Once at the Well the amount of history and facts that David told us is too much to put in one small blog. We learnt about how a farmer discovered the well in 1618 and on tasting the water became the first person to know the effects of drinking Epsom Salts, We learnt about the royalty and famous people of the times like Samual Pepys who would visit, We learnt about drunken bone setter Mrs Mapp who was offered 1,000 guineas NOT to leave Epsom but instead she chose love and ended up penniless. The list goes on. By now it was getting late and the light was fading slowly so we headed back across the common but not without a few more amazing facts Like the windmill on the corner of Wells Road which burnt down in 1873 and the racecourse, the first in Epsom, which is now lost on the common and why the Wells estate is built in a circular patten.
The walk back to the start was a pleasant walk despite being bitten alive by Midges/mosquitoes, I would advise walking across the common in the summer time wearing long trousers and spray some anit-mosquito spray on, more amazing stories kept coming from David. How the Canadian army learnt to blow up trees before D-Day, how the common was saved from being built on in 1869 by a local councillor, how if you dig down 2 feet you will find water, how in 1700’s plans to put a canal through the common to the south coast were stopped due to the high cost. Stories of police stalking out the woods to capture WW1 Canadian soldiers with local girls. The facts about the common just kept coming until we got back to the start point.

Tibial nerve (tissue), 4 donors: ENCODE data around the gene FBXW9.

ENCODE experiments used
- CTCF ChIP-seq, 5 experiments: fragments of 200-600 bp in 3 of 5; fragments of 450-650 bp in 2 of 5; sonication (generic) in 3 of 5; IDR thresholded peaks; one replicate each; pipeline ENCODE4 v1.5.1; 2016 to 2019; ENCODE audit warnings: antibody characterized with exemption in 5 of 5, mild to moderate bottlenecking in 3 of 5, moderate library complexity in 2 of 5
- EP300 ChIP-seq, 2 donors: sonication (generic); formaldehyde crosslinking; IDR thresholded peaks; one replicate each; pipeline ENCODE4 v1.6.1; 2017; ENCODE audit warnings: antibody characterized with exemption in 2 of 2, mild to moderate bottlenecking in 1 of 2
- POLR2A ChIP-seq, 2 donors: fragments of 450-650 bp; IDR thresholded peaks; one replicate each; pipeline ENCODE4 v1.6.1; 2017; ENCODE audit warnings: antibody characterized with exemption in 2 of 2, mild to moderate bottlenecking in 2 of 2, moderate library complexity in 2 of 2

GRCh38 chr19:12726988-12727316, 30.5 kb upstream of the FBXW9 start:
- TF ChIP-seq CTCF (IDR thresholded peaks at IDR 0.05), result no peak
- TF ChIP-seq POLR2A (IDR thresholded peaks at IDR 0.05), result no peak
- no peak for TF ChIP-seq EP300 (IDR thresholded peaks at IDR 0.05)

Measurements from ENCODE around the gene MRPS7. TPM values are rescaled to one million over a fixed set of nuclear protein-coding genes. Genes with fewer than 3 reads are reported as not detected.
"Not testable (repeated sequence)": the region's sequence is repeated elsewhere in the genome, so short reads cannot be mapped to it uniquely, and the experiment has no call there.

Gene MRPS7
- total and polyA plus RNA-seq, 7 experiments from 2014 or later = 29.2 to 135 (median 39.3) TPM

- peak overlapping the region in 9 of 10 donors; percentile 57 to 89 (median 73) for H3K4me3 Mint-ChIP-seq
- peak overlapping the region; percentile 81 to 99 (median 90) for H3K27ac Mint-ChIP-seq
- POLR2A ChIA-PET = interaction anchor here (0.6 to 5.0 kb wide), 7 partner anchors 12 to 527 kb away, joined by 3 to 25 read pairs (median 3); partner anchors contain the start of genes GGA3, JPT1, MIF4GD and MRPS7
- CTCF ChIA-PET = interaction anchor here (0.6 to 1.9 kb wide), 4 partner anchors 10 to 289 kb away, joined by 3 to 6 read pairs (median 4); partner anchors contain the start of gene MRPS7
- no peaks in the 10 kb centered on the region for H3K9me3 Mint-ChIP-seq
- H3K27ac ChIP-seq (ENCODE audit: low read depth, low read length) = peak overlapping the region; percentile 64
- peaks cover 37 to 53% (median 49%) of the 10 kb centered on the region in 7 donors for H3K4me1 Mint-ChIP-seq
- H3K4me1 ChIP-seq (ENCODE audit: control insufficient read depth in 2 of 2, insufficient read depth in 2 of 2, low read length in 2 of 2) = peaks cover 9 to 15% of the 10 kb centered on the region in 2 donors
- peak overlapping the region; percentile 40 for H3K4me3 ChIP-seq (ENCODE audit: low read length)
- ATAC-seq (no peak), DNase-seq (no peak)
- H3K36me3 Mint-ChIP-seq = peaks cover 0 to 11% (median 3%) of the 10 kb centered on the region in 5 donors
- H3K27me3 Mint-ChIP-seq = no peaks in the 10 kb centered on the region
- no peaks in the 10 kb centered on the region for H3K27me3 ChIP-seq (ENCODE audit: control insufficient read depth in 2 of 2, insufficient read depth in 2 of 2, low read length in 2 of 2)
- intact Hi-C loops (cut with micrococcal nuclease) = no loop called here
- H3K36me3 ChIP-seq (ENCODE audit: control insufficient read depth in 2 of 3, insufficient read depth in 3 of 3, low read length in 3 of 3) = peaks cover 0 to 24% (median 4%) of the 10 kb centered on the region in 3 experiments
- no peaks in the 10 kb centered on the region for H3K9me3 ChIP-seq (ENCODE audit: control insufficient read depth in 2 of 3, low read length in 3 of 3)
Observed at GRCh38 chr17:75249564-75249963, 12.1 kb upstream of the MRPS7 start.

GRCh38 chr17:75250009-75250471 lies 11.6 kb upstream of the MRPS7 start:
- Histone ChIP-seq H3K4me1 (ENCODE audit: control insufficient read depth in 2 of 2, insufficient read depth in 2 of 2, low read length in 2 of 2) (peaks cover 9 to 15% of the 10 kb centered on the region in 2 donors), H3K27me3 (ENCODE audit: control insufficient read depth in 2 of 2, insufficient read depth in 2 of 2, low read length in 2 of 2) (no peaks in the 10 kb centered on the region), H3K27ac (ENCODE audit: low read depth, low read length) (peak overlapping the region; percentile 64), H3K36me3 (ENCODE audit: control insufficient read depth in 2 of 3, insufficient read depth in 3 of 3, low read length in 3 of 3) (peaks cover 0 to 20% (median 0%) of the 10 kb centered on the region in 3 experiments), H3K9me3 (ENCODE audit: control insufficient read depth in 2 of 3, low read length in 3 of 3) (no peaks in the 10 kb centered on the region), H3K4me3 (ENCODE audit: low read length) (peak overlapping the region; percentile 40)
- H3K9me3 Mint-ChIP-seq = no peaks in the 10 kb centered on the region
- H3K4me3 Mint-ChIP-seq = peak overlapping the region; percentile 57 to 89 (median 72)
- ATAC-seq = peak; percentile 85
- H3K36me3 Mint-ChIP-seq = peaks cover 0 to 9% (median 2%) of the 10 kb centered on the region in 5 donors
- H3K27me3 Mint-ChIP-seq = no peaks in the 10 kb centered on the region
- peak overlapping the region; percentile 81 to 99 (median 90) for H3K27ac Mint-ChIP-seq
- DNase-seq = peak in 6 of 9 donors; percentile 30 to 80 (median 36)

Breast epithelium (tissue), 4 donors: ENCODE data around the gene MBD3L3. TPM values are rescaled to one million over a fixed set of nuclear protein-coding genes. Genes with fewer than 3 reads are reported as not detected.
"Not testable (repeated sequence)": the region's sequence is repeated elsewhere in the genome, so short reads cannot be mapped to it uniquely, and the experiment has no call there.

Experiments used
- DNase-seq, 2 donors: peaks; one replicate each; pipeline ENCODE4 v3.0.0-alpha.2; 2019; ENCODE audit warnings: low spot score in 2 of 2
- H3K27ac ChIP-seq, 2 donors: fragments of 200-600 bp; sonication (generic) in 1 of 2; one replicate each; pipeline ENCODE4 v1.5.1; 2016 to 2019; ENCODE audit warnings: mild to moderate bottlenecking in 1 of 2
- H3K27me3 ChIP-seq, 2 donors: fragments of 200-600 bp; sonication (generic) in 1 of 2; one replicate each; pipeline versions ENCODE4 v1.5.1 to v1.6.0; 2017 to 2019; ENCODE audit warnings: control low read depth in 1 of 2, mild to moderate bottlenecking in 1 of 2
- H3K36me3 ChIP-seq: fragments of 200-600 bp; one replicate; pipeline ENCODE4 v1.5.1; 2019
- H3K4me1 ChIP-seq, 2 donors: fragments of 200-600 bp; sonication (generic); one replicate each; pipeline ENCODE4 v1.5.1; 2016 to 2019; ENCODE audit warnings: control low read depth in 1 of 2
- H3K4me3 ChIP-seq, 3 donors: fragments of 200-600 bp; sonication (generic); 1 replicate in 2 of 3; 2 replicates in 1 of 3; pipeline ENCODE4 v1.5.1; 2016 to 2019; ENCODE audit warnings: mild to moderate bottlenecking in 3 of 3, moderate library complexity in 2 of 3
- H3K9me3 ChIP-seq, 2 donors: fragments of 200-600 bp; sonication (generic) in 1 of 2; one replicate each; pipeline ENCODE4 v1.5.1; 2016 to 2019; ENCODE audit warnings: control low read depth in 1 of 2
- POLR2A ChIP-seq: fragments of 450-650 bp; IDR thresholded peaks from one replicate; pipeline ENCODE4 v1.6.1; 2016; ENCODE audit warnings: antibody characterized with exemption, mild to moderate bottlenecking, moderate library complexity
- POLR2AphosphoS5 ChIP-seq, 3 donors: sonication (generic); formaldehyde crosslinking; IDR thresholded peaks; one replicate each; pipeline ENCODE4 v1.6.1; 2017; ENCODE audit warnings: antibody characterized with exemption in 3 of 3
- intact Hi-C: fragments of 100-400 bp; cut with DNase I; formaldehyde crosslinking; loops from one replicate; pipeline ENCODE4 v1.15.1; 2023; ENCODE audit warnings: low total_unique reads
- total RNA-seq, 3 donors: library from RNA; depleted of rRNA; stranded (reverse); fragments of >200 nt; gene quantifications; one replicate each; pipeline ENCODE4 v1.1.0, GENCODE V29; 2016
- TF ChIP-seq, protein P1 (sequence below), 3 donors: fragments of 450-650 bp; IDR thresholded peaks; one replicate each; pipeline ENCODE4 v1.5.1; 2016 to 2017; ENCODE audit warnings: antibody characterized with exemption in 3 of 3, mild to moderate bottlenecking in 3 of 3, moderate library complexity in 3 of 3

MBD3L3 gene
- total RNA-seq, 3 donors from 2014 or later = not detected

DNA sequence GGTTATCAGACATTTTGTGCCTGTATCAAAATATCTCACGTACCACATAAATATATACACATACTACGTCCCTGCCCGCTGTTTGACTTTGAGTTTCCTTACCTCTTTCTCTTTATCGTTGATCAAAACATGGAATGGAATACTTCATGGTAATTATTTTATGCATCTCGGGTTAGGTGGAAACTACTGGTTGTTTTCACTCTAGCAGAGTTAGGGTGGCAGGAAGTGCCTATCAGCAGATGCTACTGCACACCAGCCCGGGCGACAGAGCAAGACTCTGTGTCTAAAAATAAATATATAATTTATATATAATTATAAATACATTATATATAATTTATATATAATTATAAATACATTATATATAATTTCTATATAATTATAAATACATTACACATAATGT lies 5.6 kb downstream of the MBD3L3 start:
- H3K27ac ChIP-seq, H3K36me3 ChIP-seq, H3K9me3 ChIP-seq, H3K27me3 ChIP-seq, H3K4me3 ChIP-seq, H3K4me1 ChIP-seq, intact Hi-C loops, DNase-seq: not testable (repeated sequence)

Conclusion: I have been on several of David’s history walks around Epsom & Ewell and every time I learn something new. I was born in the borough and have lived here all my life and I thought I had a great knowledge of where I live but I don’t. David walks are great way to find out more about where you live, the people that made it what it is and of course the ghost stories everyone loves.
This walk, like all the others cost £5 and is limited to just 25 people. It lasted just under 2 hours. Distance traveled? unsure but must have covered a couple of miles if not more but with all the interesting facts and stories I never noticed how far we had walked.
Advice? sensible footwear, anti-mosquito spray and listen. David has so much local knowledge and has written several books , available at Bourne Hall Museum, He is a priceless gem to the local community.
David has several walks over the Summer up until the 1st September in Epsom and Ewell. For more details Click Here summer walks 2019